Cinematic Transcendence From a Synaesthetic Perspective

(A Review of Michael Snow's Wavelength & David Rimmer's Variations on a Cellophane Wrapper)

Kenneth Hemmerick

Originally published in Lonergan Review Number 6 - Canada's Film Century: Traditions, Transitions, Transcendence

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Synaesthetic Analysis

The senses are the highways of human perception through which the world is apprehended and comprehended. In reviewing the static and dynamic ranges of the senses, we can begin to appreciate how important these "information gatherers" are to human awareness and creativity.3

Radius of Static Ranging Dynamic Velocity Tactile: 1/1,000 of a mile @ 10 miles per hour
Olfactory: 1 mile 400 miles per hour
Aural: 100 miles 1,100 miles per hour
Visual: 6 trillion miles* 700,000,000 mph

* One light year is 6 trillion miles, and humans see Andromeda with the naked eye one million light years away, which means six quintillion miles.4

Throughout history, the actual number of senses which humans are believed to possess has been in dispute. (Aristotle, Galen, Erasmus, Darwin, and von Frey believed there were five, six, twelve, twelve, and eight, respectively.) However, philosophers, scientists and artists have agreed that there appears to be a sensus communis through which all the senses seem to be unified. John Locke (1690) noted that the senses assist one another'in defining the existence of a perceived object.5

In other words, the paper you are presently reading is known to you through sight, touch, sound, and perhaps the smell of the paper and ink. W. H. Auden suggested that there exists an "infirm king" to whom eyes, ears, tongue and nostrils bring together objects that vary in size, texture and shape.6 We sensually perceive the objects differently and as different from one another; but when we touch them and when we see them, we know that the objects are one and the same.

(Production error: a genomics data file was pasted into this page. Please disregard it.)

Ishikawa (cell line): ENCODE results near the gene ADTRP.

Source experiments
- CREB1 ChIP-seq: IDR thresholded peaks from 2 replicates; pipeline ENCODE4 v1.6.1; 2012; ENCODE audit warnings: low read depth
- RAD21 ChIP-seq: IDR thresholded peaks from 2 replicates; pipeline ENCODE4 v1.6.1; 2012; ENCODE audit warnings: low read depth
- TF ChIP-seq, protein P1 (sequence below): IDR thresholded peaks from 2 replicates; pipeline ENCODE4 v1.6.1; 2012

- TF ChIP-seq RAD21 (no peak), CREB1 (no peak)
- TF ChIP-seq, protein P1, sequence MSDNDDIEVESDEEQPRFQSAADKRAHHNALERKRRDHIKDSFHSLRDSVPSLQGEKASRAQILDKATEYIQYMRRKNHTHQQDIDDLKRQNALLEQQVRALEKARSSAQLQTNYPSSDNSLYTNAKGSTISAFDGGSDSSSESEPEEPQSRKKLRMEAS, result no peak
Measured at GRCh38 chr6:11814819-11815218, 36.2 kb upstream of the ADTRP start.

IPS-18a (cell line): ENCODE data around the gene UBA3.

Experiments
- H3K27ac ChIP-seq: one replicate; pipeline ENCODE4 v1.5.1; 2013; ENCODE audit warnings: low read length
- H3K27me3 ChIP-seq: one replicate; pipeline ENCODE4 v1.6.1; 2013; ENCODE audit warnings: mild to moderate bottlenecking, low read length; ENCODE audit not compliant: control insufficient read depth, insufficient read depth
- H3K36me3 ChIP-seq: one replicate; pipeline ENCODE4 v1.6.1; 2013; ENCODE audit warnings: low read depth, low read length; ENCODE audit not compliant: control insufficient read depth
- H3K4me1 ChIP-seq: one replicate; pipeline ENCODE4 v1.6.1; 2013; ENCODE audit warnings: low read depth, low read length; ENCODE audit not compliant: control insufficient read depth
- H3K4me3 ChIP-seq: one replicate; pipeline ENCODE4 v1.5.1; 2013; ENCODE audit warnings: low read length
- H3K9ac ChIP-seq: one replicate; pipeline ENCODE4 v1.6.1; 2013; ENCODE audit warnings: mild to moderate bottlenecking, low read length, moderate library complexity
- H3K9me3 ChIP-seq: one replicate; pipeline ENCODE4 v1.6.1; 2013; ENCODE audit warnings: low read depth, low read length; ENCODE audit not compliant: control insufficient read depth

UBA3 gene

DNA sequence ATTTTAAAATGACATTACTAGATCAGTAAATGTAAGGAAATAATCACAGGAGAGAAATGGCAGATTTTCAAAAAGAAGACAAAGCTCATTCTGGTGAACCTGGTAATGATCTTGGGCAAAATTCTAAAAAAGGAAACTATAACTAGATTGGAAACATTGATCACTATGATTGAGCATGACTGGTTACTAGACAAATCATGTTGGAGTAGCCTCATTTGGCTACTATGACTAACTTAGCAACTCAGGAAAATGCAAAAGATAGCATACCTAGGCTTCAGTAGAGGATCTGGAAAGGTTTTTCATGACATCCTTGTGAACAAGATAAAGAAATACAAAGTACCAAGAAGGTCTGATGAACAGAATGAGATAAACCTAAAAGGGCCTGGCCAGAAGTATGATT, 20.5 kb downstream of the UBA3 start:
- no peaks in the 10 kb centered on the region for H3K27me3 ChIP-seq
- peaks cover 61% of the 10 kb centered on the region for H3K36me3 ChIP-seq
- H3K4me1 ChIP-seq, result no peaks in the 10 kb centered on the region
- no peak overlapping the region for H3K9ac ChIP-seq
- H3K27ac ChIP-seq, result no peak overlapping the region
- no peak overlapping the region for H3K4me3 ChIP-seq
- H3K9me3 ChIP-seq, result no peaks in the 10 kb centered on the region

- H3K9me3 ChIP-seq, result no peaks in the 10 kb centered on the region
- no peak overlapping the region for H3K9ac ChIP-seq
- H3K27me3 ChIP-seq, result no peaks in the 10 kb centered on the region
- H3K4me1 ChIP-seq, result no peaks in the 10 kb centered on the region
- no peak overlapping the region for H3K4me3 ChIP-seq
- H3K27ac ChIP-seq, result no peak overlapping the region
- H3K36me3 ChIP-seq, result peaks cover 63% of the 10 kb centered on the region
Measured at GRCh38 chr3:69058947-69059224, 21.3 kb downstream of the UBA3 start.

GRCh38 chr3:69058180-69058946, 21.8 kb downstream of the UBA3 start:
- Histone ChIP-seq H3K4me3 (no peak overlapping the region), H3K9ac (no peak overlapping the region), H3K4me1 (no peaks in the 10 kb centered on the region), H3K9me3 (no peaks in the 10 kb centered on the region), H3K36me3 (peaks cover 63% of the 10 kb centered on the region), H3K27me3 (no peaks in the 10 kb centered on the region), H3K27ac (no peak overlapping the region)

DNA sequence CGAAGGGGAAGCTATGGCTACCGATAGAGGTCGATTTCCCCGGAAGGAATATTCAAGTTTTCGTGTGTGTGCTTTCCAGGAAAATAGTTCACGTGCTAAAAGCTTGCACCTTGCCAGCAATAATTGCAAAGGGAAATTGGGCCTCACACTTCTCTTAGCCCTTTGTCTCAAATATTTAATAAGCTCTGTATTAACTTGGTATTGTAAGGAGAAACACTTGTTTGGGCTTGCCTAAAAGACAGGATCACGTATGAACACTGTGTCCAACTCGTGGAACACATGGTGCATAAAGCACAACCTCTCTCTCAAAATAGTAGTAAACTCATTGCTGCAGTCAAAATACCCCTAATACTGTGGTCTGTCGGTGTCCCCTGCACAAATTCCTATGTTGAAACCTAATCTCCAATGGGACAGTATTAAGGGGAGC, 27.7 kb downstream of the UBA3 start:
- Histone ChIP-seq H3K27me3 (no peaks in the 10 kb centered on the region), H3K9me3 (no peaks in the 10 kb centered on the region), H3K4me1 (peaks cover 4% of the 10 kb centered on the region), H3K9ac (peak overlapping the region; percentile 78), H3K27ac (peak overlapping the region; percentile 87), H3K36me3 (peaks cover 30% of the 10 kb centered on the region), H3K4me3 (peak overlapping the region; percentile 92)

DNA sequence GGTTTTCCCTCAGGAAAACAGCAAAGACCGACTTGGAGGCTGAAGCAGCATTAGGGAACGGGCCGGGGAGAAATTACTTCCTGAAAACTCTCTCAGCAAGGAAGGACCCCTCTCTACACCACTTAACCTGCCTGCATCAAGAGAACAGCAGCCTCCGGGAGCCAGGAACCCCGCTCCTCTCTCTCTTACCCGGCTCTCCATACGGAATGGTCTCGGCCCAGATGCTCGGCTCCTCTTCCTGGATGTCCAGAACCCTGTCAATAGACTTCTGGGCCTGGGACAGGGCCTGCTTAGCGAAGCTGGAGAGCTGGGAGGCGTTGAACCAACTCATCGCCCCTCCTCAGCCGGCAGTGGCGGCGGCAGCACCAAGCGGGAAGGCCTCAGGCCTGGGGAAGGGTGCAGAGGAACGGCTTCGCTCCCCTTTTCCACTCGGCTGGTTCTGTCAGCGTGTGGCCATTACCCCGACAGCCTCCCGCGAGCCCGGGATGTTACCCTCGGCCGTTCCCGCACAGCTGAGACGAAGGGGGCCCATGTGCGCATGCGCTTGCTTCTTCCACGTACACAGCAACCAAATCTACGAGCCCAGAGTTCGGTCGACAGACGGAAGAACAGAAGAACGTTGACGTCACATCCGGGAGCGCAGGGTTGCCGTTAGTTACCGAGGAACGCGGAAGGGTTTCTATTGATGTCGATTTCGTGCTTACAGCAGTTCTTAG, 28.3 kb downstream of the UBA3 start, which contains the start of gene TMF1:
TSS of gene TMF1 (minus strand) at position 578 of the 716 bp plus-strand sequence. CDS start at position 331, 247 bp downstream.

Aristotle considered rest, motion, number, size, unity and shape to be common sensible attributes.7 Galileo named four qualities- size, shape, quantity and motion.8 To Hobbes9 and Locke10 form or figural shape was a common attribute of sensation. Kant (1781) believed space and time are general forms of perception." 11

Hume (1739) stated it is impossible to go beyond sense data to objects and events themselves.12 J.S. Mill's (1865) interpretation of reality was as the permanent possibility of sensation.13 Hombostel (1925) observed movement can be perceived by touch, sight and sound.14

Macintyre (1958) believed that not only do odours, lights and sounds correspond to one another, but they also point to the noumena underlying the phenomena of synesthesia.15 Given this wide range of experience and insight into the senses, it may be said that the senses display a fundamental unity because there exists a class of supra-sensory attributes which pertains to all senses, however distinct from one another.

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© 2006 Kenneth Hemmerick